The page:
On March 7, 1876, Alexander Graham Bell received a patent for his revolutionary new device—the telephone. Since then, telephony has evolved in ways even this great thinker could not have imagined. After connecting the world with telephone wires, we moved to wireless for voice services and eventually mobile data, i.e. the internet. The GSM Association (GSMA) says there are now more than 5 billion mobile subscribers globally. Mobile technology dominates the telecom industry.

CLICK TO TWEET:  On March 7, 1876, Alexander Graham Bell received a patent for his revolutionary new device—the telephone.

At GSMA’s recent Mobile World Congress event, CommScope displayed our latest technologies that help enable the next generation of wireless, 5G. From antennas that boost current network speeds to 1 Gigabit per second to new solutions for in-building wireless and fixed wireless access, CommScope continues in the innovative spirit of Bell. Here’s a quick video from the show floor summarizing our latest work. To stay abreast of our news throughout the year, sign up to receive our press releases and blog posts.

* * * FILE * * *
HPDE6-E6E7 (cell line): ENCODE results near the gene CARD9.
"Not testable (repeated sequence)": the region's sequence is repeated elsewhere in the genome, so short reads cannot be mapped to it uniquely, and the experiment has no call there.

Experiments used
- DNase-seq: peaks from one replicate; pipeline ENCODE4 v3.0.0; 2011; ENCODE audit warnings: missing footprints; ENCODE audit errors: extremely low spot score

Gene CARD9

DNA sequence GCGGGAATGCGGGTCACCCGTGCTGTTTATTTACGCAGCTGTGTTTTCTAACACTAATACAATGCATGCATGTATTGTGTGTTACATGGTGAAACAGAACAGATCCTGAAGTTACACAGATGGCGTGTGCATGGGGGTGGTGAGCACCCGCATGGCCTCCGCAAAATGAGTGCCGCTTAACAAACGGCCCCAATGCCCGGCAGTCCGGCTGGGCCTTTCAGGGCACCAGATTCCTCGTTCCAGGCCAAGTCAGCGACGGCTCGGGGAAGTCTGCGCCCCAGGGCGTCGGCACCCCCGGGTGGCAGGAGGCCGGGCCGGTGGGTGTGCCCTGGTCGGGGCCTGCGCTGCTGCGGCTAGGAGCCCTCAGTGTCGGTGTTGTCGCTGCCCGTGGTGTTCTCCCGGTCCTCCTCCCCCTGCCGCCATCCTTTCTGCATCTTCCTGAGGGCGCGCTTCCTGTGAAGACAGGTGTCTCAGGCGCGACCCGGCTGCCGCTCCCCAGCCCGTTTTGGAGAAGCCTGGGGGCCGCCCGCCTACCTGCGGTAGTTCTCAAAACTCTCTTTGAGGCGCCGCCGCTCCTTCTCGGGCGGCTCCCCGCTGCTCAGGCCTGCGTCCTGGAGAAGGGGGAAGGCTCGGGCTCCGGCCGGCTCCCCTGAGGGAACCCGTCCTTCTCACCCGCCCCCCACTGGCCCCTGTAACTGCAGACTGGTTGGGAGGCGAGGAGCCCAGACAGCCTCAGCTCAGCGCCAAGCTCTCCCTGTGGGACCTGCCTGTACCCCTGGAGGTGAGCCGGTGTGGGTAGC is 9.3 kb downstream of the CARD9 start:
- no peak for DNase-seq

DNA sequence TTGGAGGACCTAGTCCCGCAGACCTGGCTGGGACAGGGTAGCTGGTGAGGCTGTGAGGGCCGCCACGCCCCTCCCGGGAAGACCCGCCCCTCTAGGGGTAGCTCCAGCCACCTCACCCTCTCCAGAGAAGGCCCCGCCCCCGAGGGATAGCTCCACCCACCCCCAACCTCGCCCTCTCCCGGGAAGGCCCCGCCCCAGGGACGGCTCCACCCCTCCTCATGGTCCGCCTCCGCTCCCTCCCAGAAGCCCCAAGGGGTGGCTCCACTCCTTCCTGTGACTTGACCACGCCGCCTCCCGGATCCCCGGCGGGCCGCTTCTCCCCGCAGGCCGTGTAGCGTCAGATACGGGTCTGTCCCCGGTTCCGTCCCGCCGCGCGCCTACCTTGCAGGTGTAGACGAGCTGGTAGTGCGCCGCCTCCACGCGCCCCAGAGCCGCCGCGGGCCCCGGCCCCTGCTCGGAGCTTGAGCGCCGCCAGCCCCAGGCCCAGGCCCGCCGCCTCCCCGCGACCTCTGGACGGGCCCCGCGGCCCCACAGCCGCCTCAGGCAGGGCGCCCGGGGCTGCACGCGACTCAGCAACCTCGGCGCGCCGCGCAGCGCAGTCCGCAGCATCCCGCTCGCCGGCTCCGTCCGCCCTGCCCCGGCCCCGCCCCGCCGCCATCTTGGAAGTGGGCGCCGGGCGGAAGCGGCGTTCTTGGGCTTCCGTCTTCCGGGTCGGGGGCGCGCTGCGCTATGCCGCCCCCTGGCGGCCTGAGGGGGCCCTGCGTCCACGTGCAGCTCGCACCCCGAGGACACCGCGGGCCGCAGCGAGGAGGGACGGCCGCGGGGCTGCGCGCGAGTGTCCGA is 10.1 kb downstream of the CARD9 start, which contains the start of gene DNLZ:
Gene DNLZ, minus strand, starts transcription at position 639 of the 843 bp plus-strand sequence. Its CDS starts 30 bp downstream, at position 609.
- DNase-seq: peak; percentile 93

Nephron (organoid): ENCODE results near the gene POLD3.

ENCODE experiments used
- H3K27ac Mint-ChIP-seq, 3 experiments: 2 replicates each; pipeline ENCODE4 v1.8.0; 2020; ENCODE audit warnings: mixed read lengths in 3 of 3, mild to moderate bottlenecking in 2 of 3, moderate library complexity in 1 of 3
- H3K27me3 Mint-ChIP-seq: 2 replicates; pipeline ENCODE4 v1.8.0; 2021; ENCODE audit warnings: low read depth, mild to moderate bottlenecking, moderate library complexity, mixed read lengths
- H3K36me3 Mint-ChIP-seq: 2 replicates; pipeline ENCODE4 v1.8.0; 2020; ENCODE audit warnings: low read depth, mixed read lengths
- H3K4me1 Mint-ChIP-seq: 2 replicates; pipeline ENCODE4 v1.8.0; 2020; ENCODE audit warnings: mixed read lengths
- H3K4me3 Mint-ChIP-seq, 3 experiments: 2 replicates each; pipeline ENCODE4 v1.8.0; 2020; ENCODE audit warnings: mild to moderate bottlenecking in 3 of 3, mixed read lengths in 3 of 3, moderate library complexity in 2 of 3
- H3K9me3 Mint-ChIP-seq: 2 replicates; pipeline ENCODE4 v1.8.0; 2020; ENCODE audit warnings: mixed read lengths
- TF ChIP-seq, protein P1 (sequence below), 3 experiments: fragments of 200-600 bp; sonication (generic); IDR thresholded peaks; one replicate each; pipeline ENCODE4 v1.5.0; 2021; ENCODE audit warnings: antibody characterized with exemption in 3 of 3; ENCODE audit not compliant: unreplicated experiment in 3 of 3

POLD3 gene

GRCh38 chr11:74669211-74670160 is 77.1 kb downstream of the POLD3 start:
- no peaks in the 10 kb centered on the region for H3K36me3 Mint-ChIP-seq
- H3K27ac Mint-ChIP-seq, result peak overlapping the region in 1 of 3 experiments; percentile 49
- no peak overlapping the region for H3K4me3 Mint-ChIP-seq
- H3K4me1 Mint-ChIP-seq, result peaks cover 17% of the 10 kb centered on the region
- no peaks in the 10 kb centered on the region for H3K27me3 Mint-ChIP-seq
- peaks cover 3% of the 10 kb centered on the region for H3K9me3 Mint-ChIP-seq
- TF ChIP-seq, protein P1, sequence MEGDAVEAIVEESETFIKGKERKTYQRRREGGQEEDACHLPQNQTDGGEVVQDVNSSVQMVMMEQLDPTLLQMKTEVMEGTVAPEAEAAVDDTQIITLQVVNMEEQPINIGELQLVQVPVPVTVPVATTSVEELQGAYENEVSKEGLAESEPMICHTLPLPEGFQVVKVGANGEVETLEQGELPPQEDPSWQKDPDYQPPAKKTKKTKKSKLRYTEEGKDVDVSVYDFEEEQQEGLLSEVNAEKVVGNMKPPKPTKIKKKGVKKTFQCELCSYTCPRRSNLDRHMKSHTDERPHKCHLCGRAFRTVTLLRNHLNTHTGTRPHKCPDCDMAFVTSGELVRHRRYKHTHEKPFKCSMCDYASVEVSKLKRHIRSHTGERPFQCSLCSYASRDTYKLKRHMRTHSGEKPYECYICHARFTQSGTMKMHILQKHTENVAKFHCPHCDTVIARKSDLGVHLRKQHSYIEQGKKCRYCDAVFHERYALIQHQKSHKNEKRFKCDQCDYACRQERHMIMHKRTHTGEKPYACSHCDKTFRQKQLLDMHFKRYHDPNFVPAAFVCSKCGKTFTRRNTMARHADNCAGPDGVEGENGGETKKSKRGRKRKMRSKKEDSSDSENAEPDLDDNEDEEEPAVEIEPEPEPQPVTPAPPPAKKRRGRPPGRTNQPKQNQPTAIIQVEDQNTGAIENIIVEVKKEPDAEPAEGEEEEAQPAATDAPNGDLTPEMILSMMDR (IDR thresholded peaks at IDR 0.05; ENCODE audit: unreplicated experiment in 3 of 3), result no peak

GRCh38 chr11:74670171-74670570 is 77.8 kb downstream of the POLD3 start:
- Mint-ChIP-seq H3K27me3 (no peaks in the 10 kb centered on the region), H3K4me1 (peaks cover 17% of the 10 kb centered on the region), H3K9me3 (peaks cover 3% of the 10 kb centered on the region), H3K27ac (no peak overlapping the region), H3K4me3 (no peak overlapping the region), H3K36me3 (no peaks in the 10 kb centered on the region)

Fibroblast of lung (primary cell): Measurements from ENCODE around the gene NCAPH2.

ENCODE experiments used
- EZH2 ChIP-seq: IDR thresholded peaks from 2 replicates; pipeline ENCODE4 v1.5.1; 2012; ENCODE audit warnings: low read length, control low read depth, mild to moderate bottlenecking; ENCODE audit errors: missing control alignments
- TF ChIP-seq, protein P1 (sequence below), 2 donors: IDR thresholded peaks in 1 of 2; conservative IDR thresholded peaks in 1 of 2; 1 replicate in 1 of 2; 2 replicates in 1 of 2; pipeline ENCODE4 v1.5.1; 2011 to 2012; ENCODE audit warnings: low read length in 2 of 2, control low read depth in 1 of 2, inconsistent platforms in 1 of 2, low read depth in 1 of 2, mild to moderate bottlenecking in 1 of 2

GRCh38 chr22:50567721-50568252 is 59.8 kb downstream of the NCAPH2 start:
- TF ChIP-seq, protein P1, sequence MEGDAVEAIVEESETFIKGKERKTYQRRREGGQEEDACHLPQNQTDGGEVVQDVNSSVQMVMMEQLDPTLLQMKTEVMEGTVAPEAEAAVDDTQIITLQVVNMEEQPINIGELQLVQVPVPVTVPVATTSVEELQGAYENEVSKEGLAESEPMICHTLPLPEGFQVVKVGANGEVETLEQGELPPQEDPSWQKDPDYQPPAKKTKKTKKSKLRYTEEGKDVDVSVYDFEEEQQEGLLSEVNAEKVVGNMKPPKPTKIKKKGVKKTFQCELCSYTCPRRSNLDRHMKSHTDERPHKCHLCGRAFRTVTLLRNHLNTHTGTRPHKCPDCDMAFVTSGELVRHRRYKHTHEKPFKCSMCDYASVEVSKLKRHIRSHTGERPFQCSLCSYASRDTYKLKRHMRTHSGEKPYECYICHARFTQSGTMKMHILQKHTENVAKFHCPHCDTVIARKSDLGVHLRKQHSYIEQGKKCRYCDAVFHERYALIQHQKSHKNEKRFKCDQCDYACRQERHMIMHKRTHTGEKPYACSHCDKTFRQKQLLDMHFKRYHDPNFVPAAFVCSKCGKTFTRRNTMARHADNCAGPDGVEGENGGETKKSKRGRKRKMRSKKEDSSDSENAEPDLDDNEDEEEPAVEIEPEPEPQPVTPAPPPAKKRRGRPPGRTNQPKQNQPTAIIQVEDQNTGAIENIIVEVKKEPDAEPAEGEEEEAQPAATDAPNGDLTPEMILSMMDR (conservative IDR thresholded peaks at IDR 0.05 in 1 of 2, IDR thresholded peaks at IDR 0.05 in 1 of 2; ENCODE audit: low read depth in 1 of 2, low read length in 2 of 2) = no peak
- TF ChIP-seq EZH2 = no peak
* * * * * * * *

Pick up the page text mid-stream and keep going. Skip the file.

Seeing how much progress has happened in the last 142 years, I can only imagine what the telecom business will look like in 2160. But with the pace of innovation happening so quickly, I’m excited to see what a mere five years will bring.

About the Author

Ben Cardwell

Ben Cardwell is the senior vice president and segment leader of CommScope Mobility Solutions. His group is responsible for the strategy and development of wireless infrastructure solutions. With over 20 years of telecommunications industry experience, Ben previously served as senior vice president of Wireless Sales for CommScope. Before that he acted as vice president of Wireless Sales for CommScope Asia Pacific. Prior to joining CommScope, he served in various leadership positions in research and development, product management, systems engineering and field sales with UTStarcom, Ericsson and 3Com. Ben graduated from Davidson College in North Carolina with a bachelor of science degree in physics. He holds an MBA from Kellogg Graduate School of Management, Northwestern University.

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